Bukk National Park
The Bukk hills are the most diverse mountain system in Hungary with much variation and many ‘hidden’ valleys with their secrets. The Bukk hills are rich in glacial and thermal relict species and several endemics, that remained in the area because of the extreme micro climates, caused by the complex geology of the bedrock. Next to the central plateau, the cliffs and the ancient forest are of importance for these relicts and for rare plants in general. Several beautiful and rare Iris species can be found in rocky parts, such as the elegant Iris graminea. Bukk has probably the largest population of a globally threatened butterfly in Europe: the Clouded Apollo.
With a maximum height of 1000 meters it is obvious that the Hungarian hills are just bordering the Carpatian Mountains. The influence of the Carpatians is best shown in the flora, although Ural Owl, White-backed Woodpecker and Pallas’s Fritillary show that the Carpatians are nearby. Bukk (45,000 ha), as well as Zemplen (27,000 ha) and Aggtelek (20,000 ha) are remote and forested areas. The forests seem endless, but there are rich open spots, with meadows, vineyards, orchards and traditionally small scale arable land. The biodiversity in these parts is amazingly high with many songbirds and insects.
Bukk and Aggtelek are mainly built up from sediments (limestone) and have a rougher structure. Here, in the abandoned, uneven aged forest, woodpeckers and flycatchers are numerous. These areas are remote and unspoiled enough to have Black Stork, Saker Falcon, Imperial Eagle, Golden Eagle, Lesser Spotted Eagle, Short-toed Eagle breeding. Nine species of Woodpecker live here and birds like Hawfinch, Collared Flycatcher and Barred Warbler are common.
Of great interest for a naturalist are the southern and south eastern verges of the hills. These once were endless meadows, grazed by sheep and cows, but are abandoned now. Some parts have been taken into management by the National Park, other parts are being neglected. They are still very rich, but need management on the long term. The river stream valleys that cut throught the volcanic plateaus are among the most stunning biotopes in the region. The hayfields make your eyes tear from colors.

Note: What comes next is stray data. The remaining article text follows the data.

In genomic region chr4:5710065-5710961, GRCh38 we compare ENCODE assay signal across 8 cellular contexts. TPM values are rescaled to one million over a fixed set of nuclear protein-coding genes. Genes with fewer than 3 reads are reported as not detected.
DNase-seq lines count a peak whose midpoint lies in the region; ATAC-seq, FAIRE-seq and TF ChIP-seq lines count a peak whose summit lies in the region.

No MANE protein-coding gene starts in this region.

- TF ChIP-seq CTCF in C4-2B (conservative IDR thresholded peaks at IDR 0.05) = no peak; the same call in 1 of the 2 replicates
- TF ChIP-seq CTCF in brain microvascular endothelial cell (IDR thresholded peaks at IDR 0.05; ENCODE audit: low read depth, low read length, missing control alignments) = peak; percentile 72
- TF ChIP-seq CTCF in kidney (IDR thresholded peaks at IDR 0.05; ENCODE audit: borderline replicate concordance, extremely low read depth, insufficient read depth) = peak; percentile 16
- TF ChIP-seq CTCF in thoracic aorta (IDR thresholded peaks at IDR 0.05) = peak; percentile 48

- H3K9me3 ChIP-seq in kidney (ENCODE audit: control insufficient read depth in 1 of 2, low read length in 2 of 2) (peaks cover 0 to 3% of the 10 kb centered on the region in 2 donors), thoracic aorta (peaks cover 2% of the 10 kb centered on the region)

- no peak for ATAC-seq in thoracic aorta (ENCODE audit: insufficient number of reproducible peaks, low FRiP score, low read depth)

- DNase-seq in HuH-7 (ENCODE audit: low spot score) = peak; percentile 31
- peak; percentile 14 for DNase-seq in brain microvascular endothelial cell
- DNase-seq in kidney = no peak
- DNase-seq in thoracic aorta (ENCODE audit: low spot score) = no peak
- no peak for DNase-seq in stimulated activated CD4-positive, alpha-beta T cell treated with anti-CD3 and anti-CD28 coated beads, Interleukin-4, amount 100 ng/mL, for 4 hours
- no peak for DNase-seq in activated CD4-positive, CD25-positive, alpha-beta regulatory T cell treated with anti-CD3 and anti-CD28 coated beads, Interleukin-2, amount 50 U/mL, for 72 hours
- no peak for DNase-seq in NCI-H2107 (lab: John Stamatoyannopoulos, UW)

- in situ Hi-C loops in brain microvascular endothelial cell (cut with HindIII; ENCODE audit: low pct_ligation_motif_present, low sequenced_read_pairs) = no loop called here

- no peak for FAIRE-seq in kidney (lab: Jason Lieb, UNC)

An interesting species to be found in these valleys is a not climbing clematis: Clematis integrifolia and a purple Iris: Iris spuria. Butterflies are very abundant with endangered species as Southern Festoon and Scarce Fritillary having strong populations. Also the oriental Pallas’s Fritillary lives her. Short-toed, Imperial and Lesser Spotted Eagles hunt in these valleys, either for hair, suslik or reptiles. In some of these valley the National Park did a very good job with the reintroduction of traditional management with livestock and haymaking. In this part of Bukk, all villages have a quarry nearby, where they used to get building material for the houses. Now they support interesting bird populations, such as Eagle Owls, Rock Buntings and Bee-eaters.
The rocky hillsides in the south-eastern verges of the hills contain a vast number of real pannonian endemics, plants that you will only find in the pannonian eco-region. Here, steppe species ar mixed with mountainous and mediterranean organisms.
In this habitat you will also find a real oriental species among the butterflies: the Hungarian Glider.
Other species, such as the Dryad, the Great Banded Grayling, False Grayling, Eastern Baton Blue and Hungarian Skipper are common and can be encountered on any good spot.
Also the dry Oak forest on these southern slopes have a very rich herb layer, with plants like Dictamnus albus (Firework plant) and Ladies Slipper Orchid.
Some of the many secrets of the Bukk mountains were recently revealed when visiting the central plateau with an English group and a colleague (Safian Szabolc). Safi, found a vital population of an endangered butterfly: the Geranium Argus, never recorded before in this area. Another secret was recently discovered by Hungarian researchers. They observed birds eating bats during the wintertime, in central Bukk.